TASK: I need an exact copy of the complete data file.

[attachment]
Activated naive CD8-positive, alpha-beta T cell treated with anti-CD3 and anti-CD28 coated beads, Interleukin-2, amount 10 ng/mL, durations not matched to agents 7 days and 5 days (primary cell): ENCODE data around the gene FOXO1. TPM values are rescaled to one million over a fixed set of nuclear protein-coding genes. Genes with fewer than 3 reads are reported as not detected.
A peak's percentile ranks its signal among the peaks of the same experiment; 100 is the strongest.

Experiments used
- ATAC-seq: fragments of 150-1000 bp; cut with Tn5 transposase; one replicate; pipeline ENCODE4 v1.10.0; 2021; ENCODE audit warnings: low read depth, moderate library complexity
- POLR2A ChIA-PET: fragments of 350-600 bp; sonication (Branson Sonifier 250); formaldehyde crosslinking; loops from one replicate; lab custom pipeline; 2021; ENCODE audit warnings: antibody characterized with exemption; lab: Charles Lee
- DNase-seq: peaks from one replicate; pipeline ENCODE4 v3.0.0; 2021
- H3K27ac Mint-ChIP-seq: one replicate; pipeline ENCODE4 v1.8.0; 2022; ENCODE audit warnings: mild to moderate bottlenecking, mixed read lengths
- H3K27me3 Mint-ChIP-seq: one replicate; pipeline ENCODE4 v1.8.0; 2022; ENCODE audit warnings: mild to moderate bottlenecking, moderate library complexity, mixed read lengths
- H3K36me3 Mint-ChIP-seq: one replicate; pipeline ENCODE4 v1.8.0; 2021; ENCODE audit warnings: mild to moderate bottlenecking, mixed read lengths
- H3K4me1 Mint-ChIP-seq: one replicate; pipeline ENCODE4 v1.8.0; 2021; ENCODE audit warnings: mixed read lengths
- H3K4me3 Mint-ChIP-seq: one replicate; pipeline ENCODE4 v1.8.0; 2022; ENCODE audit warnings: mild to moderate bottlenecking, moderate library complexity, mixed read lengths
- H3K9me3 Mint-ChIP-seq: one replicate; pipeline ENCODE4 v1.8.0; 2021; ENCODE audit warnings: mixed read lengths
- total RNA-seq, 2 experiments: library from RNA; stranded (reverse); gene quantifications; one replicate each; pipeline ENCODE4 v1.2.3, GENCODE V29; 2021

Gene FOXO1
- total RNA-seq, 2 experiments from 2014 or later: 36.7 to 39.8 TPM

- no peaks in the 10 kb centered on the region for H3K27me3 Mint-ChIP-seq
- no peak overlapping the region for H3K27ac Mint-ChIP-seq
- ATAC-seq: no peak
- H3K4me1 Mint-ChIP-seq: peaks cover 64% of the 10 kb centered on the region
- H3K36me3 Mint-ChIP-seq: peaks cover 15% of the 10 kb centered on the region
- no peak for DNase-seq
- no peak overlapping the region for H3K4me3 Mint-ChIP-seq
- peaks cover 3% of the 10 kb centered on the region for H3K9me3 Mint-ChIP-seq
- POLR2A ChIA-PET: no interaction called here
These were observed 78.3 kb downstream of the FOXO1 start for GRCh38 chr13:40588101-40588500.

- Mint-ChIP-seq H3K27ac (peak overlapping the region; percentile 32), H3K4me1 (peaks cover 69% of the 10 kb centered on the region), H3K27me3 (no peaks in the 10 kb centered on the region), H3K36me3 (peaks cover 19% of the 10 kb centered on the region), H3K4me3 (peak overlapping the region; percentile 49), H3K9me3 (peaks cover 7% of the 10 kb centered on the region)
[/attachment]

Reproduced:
Activated naive CD8-positive, alpha-beta T cell treated with anti-CD3 and anti-CD28 coated beads, Interleukin-2, amount 10 ng/mL, durations not matched to agents 7 days and 5 days (primary cell): ENCODE data around the gene FOXO1. TPM values are rescaled to one million over a fixed set of nuclear protein-coding genes. Genes with fewer than 3 reads are reported as not detected.
A peak's percentile ranks its signal among the peaks of the same experiment; 100 is the strongest.

Experiments used
- ATAC-seq: fragments of 150-1000 bp; cut with Tn5 transposase; one replicate; pipeline ENCODE4 v1.10.0; 2021; ENCODE audit warnings: low read depth, moderate library complexity
- POLR2A ChIA-PET: fragments of 350-600 bp; sonication (Branson Sonifier 250); formaldehyde crosslinking; loops from one replicate; lab custom pipeline; 2021; ENCODE audit warnings: antibody characterized with exemption; lab: Charles Lee
- DNase-seq: peaks from one replicate; pipeline ENCODE4 v3.0.0; 2021
- H3K27ac Mint-ChIP-seq: one replicate; pipeline ENCODE4 v1.8.0; 2022; ENCODE audit warnings: mild to moderate bottlenecking, mixed read lengths
- H3K27me3 Mint-ChIP-seq: one replicate; pipeline ENCODE4 v1.8.0; 2022; ENCODE audit warnings: mild to moderate bottlenecking, moderate library complexity, mixed read lengths
- H3K36me3 Mint-ChIP-seq: one replicate; pipeline ENCODE4 v1.8.0; 2021; ENCODE audit warnings: mild to moderate bottlenecking, mixed read lengths
- H3K4me1 Mint-ChIP-seq: one replicate; pipeline ENCODE4 v1.8.0; 2021; ENCODE audit warnings: mixed read lengths
- H3K4me3 Mint-ChIP-seq: one replicate; pipeline ENCODE4 v1.8.0; 2022; ENCODE audit warnings: mild to moderate bottlenecking, moderate library complexity, mixed read lengths
- H3K9me3 Mint-ChIP-seq: one replicate; pipeline ENCODE4 v1.8.0; 2021; ENCODE audit warnings: mixed read lengths
- total RNA-seq, 2 experiments: library from RNA; stranded (reverse); gene quantifications; one replicate each; pipeline ENCODE4 v1.2.3, GENCODE V29; 2021

Gene FOXO1
- total RNA-seq, 2 experiments from 2014 or later: 36.7 to 39.8 TPM

- no peaks in the 10 kb centered on the region for H3K27me3 Mint-ChIP-seq
- no peak overlapping the region for H3K27ac Mint-ChIP-seq
- ATAC-seq: no peak
- H3K4me1 Mint-ChIP-seq: peaks cover 64% of the 10 kb centered on the region
- H3K36me3 Mint-ChIP-seq: peaks cover 15% of the 10 kb centered on the region
- no peak for DNase-seq
- no peak overlapping the region for H3K4me3 Mint-ChIP-seq
- peaks cover 3% of the 10 kb centered on the region for H3K9me3 Mint-ChIP-seq
- POLR2A ChIA-PET: no interaction called here
These were observed 78.3 kb downstream of the FOXO1 start for GRCh38 chr13:40588101-40588500.

- Mint-ChIP-seq H3K27ac (peak overlapping the region; percentile 32), H3K4me1 (peaks cover 69% of the 10 kb centered on the region), H3K27me3 (no peaks in the 10 kb centered on the region), H3K36me3 (peaks cover 19% of the 10 kb centered on the region), H3K4me3 (peak overlapping the region; percentile 49), H3K9me3 (peaks cover 7% of the 10 kb centered on the region)